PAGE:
Alexander Johnson of the University of California, San Francisco (UCSF), and colleagues, write about their discovery in the 22 April online issue of the Proceedings of the National Academy of Sciences.
When scientists first started unravelling DNA, there was an assumption that we would soon discover everything about how genes behave. At first, it was thought that the map of DNA for making an organism, the "genome", contained all the instructions for making the proteins that make the organism. And much of this was contained in a very small part of the genome, and the rest mysterious as it was, was treated as "junk" DNA.
Then we discovered there is another layer of heritable genetic information that is not held in the genome, but in the "epigenome", which contains instructions on how to interpret the DNA code of the genome to make proteins. And, surprise, surprise, some of the code for making the proteins of the epigenome was discovered to be "hiding" in the "junk" DNA.
And so we came to understand, for example, that the 23,000 or so genes in the human genome that are found in all the cells of our bodies, are expressed differently in different tissues and organs depending on gene regulation instructions held in the epigenome. The instructions are held in the form of different sets and combinations of transcription factors.
Now we also know that changes in these transcriptional components can lead to disease, and that a major source of diversity on our planet is due to the gradual rewiring of transcriptional circuits over evolutionary timescales.
A useful way to study transcription factors is to observe one-celled organisms like Candida albicans. This species of fungus typically resides without causing disease in the gut of humans and other warm-blooded animals. But it can also at times, manifest as the most prevalent human pathogen, causing a variety of skin and soft tissue infections in healthy people, and more serious disease in people with weak immune systems.
The contribution that knowledge of gut flora could make to our understanding of human disease was put into perspective recently in a study that showed the extent to which gut flora genes dwarf the human genome.
By studying specific features of C. albicans scientists can observe how changes in transcription circuitry lead to differences in appearance and behavior in the same species.
One lab that has been studying C. albicans for a while is that of Alexander Johnson and his team at UCSF. They study how the fungus interacts with host cells, other microbes in the gut, and how its transcription circuits have adapted it for the host.
One feature they are particularly interested in is a process called "white-opaque switching", which appears to be an important mechanism for C. albicans' ability to survive in the mammalian host. This switching, which is controlled by the epigenome, produces two distinct types of cell from the same genome. Each cell type is preserved for many generations, until about every 10,000 generations when random switching occurs. The types also look different, express different genes, and prefer different types of host tissue.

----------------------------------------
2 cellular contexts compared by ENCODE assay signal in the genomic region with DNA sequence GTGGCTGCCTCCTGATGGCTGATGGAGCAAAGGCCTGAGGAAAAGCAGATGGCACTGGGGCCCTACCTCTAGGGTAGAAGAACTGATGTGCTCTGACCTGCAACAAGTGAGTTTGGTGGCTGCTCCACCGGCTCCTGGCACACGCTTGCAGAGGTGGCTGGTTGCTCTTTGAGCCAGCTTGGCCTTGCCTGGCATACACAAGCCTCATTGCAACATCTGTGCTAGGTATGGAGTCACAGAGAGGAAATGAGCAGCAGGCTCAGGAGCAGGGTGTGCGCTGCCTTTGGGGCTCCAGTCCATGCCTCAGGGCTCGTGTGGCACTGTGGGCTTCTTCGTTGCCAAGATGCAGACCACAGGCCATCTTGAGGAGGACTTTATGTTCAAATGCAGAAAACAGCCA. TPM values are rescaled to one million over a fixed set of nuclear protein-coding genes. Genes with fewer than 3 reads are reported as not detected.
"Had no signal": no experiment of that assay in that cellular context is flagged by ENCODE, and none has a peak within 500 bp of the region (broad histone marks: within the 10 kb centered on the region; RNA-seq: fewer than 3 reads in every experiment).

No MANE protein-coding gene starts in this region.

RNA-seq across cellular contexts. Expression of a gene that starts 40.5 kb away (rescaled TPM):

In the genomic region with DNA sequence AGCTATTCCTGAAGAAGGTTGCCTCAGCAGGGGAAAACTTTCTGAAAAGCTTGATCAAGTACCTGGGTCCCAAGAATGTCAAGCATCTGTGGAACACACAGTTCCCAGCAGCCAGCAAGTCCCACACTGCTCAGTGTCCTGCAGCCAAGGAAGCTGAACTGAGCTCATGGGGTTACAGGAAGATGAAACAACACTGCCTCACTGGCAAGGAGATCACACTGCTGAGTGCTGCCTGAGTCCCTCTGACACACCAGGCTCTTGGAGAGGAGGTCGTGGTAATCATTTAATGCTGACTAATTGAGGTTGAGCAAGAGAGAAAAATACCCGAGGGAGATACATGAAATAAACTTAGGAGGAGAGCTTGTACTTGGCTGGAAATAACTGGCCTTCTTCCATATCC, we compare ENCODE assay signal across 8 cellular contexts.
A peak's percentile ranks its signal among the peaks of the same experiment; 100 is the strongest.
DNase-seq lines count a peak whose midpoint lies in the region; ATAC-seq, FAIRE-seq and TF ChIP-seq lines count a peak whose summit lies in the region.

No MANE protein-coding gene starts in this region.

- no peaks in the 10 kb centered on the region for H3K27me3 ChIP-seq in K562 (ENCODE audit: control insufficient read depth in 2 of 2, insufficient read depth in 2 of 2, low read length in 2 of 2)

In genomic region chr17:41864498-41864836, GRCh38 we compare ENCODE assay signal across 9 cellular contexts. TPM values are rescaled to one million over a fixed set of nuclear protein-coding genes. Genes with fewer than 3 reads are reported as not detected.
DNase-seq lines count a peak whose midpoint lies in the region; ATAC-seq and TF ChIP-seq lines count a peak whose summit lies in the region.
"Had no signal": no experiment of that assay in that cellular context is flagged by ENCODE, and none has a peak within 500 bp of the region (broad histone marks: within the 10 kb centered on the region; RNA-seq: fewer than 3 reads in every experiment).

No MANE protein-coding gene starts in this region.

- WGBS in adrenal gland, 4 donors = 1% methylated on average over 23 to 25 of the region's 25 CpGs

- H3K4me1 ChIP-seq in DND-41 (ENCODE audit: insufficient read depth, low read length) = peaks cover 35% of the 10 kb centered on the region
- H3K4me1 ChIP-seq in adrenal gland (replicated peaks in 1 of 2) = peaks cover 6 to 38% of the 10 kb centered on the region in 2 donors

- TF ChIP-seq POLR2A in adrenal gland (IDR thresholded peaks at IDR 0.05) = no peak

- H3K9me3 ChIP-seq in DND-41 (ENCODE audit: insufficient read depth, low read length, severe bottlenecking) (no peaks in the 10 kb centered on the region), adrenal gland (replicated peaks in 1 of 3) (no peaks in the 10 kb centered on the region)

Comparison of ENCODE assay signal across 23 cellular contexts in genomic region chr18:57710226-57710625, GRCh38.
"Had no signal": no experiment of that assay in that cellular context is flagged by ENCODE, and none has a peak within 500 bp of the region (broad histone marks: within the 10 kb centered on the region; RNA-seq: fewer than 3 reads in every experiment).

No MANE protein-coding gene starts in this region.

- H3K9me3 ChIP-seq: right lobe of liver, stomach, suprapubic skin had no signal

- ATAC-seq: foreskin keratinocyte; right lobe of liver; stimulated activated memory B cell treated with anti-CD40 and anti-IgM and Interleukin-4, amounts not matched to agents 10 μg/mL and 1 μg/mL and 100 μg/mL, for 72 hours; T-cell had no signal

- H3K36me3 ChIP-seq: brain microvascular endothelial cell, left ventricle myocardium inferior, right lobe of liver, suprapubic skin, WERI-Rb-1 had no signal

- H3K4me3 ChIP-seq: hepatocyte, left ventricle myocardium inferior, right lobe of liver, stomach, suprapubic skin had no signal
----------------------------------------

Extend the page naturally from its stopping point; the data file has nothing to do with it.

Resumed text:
Apart from studying the individual features of the two types of cell that arise, Johnson and colleagues have also been investigating the switching mechanism itself.
Lke others, they already knew that five transcription factors regulate white-opaque switching. But when they dug deeper, they came across one they called Wor3 (white-opaque regulator-3), which seemed quite different, and that is the subject of their latest study.
They found Wor3 by looking for genes that were expressed only in opaque cells but contained a DNA sequence that one of the five known transcription factors could stick to (transcription factors, which are essentially proteins, do their work by binding to a specific part of the genome, a particular sequence of DNA).
In their study they explain how they found putting Wor3 into white cells made them turn opaque, and when they deleted it, opaque cells stayed opaque, even at temperatures that would normally turn them white.
"We demonstrate that ectopic overexpression of Wor3 results in mass conversion of white cells to opaque cells and that deletion of WOR3 affects the stability of opaque cells at physiological temperatures," they write.
But perhaps the most remarkable thing they discovered is that Wor3 most likely evolved quite recently compared to most other transcription factors.
"Bioinformatic analyses indicate that the Wor3 family arose more recently in evolutionary time than most previously described DNA-binding domains; it is restricted to a small number of fungi that include the major fungal pathogens of humans," they write.
Perhaps there are more families of recently evolved transcription factors still to be discovered, adding weight to the idea that more of the genome is actually coding for the epigenome than we previously thought:
"These observations show that new families of sequence-specific DNA-binding proteins may be restricted to small clades and suggest that current annotations -- which rely on deep conservation -- underestimate the fraction of genes coding for transcriptional regulators."
An important message to take from this study is it would seem there are still new things to discover, and surprise us, about genes and their regulation, and we should never assume we know it all, no matter how vast that knowledge becomes.
Written by Catharine Paddock PhD